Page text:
Friends of Fort Gorges

Paul Drinan, Ex. Dir., FOGOGO; Tom Handel, Ex. Dir., PMC; cannon casements and galleries: Photo credit Lesley MacVane

Paul Drinan, Ex. Dir., FOGOGO; Tom Handel, Ex. Dir., PMC; cannon casements and galleries: Photo credit Lesley MacVane

The Friends of Fort Gorges (FOFOGO) took board members of the new organization Portland Parks Conservancy out to Fort Gorges, a former United States military fort built on Hog Island Ledge in Casco Bay, to show them what could be a lovely park in the Portland Harbor. Roger Berle, Board President of Friends of Fort Gorge, took the group out in his boat "Freedom". The weather was lovely, and folks were inspired by Paul’s vision. Tom Handel and Lesley MacVane covered the excursion as a Member Highlight for Portland Media Center, so check out our Member Pages to see their promo, this episode, and many many more!

Community Kitchens Goes Green!

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Community Kitchens:

Roger Berle, host of Community Kitchens, welcomed food writer Christine Burns Rudalevige as his guest on the most recent episode. Her book, "Green Plate Special" won the 2017 socially conscious category of the Readable Feast Awards and Honorable Mention for Best Cookbooks of New England. Read the full article here:

She was a delight to work with and her taco dish was amazing! Tune in and see for yourself!

Spring Access Mixer!

Carlos Cuéllar, Catama Productions

Carlos Cuéllar, Catama Productions

Several times a year we bring together Members, Volunteers and Access Producers to mingle, maybe learn something new, and do a little housekeeping. Our Spring Access Mixer is next Wednesday, May 8, 5:30-7. Our guest will be Carlos Cuéllar, owner, director, and producer at Catama Productions. Carlos has been making video and bringing stories to life in the Portland area for many years. He will probably have some juicy stories to tell. Please Join Us!

Donor Focus May 2019: Roger Berle


Roger Berle has been a major donor to PMC for over ten years. But his passion for supporting his community goes back to his parents. His mother was a quiet conservationist and his father raised money for MIT, where he was a student and professor. Roger went to college with an interest in working in the foreign service. His paternal grandparents came from Norway. Roger’s family had spent their summers on Cliff Island since he was a child and he fell in love with the place, and eventually made it his home.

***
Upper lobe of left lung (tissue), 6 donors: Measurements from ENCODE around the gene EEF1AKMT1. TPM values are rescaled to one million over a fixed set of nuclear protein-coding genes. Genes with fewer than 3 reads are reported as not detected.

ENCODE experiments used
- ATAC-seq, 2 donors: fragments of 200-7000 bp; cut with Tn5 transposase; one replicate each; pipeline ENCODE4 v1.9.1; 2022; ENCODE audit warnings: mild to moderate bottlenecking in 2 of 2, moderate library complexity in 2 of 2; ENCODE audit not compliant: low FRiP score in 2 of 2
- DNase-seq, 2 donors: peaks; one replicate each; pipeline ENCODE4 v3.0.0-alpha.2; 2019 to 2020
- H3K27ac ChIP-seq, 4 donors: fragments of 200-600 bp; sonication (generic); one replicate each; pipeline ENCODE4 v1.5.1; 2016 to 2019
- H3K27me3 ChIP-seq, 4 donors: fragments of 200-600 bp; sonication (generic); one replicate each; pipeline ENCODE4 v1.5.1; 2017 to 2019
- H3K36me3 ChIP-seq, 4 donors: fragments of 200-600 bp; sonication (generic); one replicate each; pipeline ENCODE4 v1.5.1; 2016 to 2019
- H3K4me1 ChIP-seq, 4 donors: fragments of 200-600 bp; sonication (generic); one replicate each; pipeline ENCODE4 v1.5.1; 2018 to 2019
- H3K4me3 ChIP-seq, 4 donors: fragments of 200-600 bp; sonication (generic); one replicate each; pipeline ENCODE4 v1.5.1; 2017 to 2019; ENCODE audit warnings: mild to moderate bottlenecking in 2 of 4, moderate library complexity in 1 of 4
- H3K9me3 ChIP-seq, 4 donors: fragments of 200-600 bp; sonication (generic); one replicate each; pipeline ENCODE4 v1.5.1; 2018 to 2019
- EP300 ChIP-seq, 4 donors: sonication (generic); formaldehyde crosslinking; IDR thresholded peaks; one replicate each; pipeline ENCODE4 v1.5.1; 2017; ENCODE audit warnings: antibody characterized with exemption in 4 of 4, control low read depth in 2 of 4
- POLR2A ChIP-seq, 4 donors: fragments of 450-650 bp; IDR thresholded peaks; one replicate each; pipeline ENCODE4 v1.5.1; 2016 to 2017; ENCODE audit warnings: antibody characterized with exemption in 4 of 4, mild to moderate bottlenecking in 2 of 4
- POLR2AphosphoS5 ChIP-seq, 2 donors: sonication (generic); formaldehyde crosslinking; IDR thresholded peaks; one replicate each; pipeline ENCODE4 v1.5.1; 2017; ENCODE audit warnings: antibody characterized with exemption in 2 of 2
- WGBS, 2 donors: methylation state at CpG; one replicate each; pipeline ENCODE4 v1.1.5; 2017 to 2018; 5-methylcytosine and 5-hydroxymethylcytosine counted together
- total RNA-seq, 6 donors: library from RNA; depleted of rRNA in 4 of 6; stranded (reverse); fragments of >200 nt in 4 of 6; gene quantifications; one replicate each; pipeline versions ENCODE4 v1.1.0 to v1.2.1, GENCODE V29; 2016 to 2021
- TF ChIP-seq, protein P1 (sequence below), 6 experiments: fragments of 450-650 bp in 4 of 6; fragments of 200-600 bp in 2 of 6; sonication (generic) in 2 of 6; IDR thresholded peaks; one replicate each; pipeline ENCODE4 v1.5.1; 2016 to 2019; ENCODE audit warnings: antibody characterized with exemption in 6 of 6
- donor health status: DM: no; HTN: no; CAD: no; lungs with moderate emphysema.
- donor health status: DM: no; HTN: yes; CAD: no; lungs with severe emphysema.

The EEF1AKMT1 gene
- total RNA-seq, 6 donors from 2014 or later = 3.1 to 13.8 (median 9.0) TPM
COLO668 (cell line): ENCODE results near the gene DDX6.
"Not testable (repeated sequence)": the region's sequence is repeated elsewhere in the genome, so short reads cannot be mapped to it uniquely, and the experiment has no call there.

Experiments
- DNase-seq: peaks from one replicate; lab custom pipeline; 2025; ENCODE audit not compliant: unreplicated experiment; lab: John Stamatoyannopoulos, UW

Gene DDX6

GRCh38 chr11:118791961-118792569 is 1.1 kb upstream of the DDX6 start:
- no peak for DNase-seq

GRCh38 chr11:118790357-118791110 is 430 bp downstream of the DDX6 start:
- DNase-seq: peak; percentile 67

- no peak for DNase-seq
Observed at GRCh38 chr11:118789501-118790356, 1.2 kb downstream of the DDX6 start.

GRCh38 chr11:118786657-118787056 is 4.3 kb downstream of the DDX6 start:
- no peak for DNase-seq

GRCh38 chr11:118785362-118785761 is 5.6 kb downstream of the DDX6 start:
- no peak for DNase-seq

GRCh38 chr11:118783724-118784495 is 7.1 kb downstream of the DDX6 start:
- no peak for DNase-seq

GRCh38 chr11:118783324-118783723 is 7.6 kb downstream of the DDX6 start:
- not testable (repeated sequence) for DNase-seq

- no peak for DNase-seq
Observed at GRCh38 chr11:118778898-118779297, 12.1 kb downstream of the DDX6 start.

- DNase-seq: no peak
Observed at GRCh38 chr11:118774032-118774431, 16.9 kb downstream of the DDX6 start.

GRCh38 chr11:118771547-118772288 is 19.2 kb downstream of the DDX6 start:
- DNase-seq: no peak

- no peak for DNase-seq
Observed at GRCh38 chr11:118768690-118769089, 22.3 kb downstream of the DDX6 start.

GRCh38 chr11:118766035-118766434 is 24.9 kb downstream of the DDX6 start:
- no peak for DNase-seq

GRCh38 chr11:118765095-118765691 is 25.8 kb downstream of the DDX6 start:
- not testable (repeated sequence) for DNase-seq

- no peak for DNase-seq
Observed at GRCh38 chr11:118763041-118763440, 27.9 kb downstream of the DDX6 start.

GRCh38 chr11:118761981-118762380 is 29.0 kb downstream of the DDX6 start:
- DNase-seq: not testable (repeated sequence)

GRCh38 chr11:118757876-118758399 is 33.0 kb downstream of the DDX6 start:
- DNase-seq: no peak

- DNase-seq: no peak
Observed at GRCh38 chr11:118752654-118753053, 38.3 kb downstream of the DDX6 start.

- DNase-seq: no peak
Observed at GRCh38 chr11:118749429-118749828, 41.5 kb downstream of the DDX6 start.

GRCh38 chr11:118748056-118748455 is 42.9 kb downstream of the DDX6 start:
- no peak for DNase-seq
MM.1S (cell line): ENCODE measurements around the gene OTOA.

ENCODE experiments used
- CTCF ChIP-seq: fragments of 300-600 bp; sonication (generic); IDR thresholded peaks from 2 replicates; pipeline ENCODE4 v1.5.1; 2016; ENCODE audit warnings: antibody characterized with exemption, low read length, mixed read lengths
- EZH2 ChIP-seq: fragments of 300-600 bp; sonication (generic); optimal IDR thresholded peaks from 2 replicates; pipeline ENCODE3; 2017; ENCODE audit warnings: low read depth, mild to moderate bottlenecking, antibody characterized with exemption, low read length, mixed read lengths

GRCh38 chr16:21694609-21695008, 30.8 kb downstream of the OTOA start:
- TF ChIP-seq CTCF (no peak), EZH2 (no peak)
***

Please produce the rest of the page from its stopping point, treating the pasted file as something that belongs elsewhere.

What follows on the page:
After graduating college with a major in government, Roger went into sales for three years, then worked as a sales manager in a boat yard. Eventually he went to Boston University for his MBA, but was not interested in a desk job. He was a stern man on a lobster boat and then worked in construction.

In the early 1970’s, he was on the City of Portland Charter Review Commission and became interested in Portland City government, bringing the City Manager out to the island to show him the needs of a small, year-round island community, which also happened to be the most remote neighborhood of the City. Roger joined in an Outward Bound experience where he further developed his community leadership skills. He first got involved with philanthropy when he joined the Board of Waynflete.

Roger started his own construction company called Finestkind Excavators, but when the business grew rapidly, it became Finestkind Builders EPD Inc. He made it a regular practice to provide his employees his own baked goods. His interest in culinary arts continues today as the host of PMC’s Community Kitchens.

He has expanded his community activism and philanthropy in the land conservation universe both locally and in state-wide organizations, as well as community media and free speech in his support of PMC. He also supports PMC by volunteering on productions and providing instruction to Board members on fundraising. He is now working on a book with Lesley MacVane about the year round community on Cliff Island called Off Season, Off Shore.

Roger offered this direct comment: "I enthusiastically love and highly value the many ways the average person can benefit from community television.  It truly brings power to the people at street level and offers unlimited opportunity for getting on the air through learning and developing new-found skills and self-confidence. Portland Media Center has dramatically grown its capacity to not only make so much happen right here on Congress Street but to then also connect us directly to the world."

Thank you Roger, for all that you do.

Access Producer for May 2019 Fred Thomas